Skip to comments.A Study Links Trucks’ Exhaust to Bronx Schoolchildren’s Asthma
Posted on 10/29/2006 10:30:53 PM PST by neverdem
In New York City, air pollution levels have typically been monitored by inanimate objects, at more than a dozen locations around town. But in the South Bronx, from 2002 to 2005, air pollution monitors went mobile. They went to the playground, to the gritty sidewalks, even to the movies.
A group of schoolchildren carried the monitors everywhere they went. The instruments, attached to the backpacks of children with asthma, allowed researchers at New York University to measure the pollution the children were exposed to, morning to night.
The South Bronx is home to miles of expressways, more than a dozen waste-transfer stations, a sewage-treatment plant and truck traffic from some of the busiest wholesale produce, meat and fish markets in the world.
It is also home to some of the highest asthma hospitalization rates for children in the city.
The N.Y.U. study found that the students were exposed to high levels of air pollutants in their neighborhoods and that children in the South Bronx were twice as likely to attend a school near a highway as were children in other parts of the city.
The findings paint a bleak picture of the air quality in one of the poorest sections of the city and have focused renewed attention from community groups and elected officials on curbing pollution from truck exhaust.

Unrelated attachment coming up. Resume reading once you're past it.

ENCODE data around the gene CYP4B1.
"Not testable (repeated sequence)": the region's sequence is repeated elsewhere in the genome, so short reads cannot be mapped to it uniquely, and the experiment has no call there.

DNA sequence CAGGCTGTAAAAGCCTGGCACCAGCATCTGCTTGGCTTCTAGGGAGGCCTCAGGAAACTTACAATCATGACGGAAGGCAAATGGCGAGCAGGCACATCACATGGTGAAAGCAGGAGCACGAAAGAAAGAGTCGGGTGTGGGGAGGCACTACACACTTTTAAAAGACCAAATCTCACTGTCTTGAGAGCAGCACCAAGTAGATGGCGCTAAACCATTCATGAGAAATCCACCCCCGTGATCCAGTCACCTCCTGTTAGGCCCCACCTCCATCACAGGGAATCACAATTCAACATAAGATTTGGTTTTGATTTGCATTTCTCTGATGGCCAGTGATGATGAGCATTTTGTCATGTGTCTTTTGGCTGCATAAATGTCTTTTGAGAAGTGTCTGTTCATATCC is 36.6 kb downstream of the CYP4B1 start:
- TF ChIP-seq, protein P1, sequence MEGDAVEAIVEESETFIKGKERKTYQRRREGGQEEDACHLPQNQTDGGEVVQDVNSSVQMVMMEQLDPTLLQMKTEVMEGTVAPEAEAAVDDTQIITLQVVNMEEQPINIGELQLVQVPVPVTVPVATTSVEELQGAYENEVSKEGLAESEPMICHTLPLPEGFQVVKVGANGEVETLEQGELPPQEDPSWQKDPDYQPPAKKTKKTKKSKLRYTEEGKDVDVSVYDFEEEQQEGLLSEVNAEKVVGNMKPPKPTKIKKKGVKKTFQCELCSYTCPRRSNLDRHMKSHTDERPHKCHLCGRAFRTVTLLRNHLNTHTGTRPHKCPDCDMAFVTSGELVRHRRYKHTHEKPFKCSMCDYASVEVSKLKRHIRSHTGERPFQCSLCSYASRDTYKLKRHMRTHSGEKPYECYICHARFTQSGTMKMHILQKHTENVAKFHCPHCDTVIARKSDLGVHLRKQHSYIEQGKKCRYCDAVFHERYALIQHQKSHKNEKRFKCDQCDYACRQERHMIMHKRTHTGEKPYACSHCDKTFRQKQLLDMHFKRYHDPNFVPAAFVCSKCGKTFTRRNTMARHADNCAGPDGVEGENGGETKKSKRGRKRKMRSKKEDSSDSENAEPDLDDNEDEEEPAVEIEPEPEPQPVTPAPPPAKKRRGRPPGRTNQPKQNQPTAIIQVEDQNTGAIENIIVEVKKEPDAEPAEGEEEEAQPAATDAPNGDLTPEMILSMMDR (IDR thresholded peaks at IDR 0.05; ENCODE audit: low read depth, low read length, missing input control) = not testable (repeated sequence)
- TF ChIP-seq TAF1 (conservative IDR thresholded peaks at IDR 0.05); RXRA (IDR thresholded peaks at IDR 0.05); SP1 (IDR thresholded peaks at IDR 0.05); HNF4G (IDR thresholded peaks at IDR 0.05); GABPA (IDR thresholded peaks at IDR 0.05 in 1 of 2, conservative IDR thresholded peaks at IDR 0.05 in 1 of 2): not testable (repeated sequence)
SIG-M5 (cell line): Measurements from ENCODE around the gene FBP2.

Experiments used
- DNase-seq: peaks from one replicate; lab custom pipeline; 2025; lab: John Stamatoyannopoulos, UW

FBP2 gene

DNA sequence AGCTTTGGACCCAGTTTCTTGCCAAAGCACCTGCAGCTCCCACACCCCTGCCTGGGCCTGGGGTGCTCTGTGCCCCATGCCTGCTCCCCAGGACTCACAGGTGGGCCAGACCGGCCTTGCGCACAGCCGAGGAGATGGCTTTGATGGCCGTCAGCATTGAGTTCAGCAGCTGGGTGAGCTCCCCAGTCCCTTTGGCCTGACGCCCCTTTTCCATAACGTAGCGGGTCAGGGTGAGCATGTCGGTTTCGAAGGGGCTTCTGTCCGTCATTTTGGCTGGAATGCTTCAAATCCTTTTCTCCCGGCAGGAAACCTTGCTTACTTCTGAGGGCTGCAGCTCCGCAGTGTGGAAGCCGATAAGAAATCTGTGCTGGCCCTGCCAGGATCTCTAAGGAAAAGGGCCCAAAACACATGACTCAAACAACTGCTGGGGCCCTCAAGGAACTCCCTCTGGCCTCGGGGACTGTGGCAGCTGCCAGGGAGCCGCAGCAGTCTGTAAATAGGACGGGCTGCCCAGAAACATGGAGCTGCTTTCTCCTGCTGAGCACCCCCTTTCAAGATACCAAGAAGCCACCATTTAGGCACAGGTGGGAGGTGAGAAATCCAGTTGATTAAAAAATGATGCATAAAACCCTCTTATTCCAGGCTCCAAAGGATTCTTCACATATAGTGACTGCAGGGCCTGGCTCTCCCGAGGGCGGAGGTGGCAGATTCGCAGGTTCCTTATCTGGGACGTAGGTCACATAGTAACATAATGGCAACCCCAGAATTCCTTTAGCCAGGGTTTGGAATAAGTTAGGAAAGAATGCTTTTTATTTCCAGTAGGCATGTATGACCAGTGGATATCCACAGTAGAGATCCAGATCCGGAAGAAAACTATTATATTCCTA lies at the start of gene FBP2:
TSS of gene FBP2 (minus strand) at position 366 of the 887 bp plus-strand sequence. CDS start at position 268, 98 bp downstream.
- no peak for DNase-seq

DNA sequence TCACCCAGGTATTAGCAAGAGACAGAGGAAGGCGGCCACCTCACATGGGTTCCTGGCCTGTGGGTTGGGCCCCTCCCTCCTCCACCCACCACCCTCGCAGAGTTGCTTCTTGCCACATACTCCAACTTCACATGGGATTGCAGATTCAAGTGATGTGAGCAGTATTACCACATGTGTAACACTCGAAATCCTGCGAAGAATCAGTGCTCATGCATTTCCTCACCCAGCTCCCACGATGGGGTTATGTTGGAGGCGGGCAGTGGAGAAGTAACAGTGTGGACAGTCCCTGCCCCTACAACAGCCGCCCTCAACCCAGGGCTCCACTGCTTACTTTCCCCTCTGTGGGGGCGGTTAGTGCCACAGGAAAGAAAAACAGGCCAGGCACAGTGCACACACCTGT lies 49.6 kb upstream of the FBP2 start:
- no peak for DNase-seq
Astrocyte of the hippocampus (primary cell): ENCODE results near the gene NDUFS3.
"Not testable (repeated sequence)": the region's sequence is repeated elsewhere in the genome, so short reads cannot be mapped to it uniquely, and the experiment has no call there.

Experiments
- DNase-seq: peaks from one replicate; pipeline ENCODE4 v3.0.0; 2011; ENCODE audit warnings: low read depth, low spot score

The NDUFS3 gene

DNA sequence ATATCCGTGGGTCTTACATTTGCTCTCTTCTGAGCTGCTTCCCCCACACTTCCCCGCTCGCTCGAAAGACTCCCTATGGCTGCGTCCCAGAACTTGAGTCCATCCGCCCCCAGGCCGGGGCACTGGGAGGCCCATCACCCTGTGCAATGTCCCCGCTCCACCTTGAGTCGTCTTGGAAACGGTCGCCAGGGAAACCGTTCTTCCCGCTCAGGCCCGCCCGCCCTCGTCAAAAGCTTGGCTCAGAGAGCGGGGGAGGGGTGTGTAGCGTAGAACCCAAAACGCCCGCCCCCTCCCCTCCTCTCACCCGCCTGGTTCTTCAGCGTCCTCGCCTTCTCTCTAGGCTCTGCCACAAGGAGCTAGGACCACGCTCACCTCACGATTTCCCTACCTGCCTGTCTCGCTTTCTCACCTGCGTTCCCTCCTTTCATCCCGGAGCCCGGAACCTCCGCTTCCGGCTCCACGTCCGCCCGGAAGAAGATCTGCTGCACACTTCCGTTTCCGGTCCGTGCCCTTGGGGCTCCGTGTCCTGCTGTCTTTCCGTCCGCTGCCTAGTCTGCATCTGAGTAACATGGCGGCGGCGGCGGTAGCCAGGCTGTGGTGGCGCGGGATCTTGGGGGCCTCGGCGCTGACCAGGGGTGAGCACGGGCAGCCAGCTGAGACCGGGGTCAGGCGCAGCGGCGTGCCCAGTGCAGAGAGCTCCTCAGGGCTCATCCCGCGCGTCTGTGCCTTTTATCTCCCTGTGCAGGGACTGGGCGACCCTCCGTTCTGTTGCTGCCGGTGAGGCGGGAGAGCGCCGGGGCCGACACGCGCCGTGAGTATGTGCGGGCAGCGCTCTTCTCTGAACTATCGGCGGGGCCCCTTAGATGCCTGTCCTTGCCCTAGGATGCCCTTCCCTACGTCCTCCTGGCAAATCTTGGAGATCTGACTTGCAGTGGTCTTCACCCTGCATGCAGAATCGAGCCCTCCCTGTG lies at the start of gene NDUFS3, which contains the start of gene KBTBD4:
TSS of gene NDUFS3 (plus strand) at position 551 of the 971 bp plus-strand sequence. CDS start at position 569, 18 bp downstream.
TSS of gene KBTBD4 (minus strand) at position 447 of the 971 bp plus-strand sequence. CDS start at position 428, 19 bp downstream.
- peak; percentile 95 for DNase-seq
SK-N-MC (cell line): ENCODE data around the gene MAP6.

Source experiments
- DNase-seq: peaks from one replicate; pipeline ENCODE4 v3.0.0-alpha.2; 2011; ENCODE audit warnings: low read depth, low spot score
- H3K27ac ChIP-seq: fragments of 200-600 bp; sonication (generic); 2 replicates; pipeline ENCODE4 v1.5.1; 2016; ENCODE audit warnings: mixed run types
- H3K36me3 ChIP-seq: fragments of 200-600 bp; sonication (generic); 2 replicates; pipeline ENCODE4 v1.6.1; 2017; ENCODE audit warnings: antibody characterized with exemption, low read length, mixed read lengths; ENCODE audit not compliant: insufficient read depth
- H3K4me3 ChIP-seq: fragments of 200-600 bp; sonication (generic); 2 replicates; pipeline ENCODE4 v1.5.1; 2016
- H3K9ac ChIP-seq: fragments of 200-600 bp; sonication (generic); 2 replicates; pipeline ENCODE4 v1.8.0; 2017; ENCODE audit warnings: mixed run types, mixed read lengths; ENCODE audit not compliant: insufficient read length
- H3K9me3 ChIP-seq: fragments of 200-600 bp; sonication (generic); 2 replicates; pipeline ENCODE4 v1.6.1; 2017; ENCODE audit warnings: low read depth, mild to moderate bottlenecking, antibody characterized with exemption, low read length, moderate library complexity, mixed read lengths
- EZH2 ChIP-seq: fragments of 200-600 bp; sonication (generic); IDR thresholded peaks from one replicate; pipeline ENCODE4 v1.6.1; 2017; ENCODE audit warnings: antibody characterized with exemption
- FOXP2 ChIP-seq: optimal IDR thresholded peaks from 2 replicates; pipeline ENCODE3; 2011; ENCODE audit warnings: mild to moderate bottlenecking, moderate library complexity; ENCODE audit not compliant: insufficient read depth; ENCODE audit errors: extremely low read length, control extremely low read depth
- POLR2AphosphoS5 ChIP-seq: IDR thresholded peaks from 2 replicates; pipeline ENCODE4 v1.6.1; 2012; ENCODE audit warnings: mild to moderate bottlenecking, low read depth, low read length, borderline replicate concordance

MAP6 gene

The levels did surprise me, said José E. Serrano, the Bronx representative whose district includes the South Bronx. They are really telling us that this is a very serious problem.
Mr. Serrano, who is a Democrat and who helped secure federal money for the study, and the researchers held a news conference this month about the findings.
Ten children from each of four public schools in the South Bronx P.S. 154, M.S. 302, M.S. 201 and Community School...
(Excerpt) Read more at nytimes.com ...
It's not just truck exhaust. Britain, I think, did a study on this years ago. Kids who live near highways suffer a higher rate of asthma. Period.
Not to mention kids who are in cars and in traffic daily.
The North River Sewage Treatment Plant is located west of the West Side Highway between 137th Street to 145th Street. It treats North River treats about 125 million gallons of sewage every day.
Since it went into full scale operation in 1991, there have been persistent complaints about athsma in Harlem and the South Bronx, which are both down-wind from this plant. But the NYC DEP and other environmental groups, which would normally be the first to look at a major air polluter like North River to explain this cluster of athsma, look the other way. They are more interested in the fact that North River prevents the discharge of sewage into the Hudson River. So they beat their brains out looking for other explainations for these athsma cases, such as roach droppings or highway traffic, and studiously ignore the obvious.
The health of the Hudson River has been determined to be more important than the health of the children of Harlem and the South Bronx. The fix is in. There is no way the NYC DEP will ever solve this "mystery", because they will never allow themselves to look in the right place.
How does one spell "agenda"? M-o-n-e-y.
I'm not so sure that being *in* cars contributes to asthma.
Now that I'm an adult sufferer of it, it's very apparent that mine didn't develop for the 50+ years I drove around in cars, but happened 3 weeks after I moved to a poorer environment and had to start walking everywhere, without a car. I am in car and truck exhaust every time I go anywhere and am sick as a dog all the time.
What's wrong with treatment or placement?
Well, thank goodness they banned indoor smoking in NYC, now everyone will be a lot safer!!! /s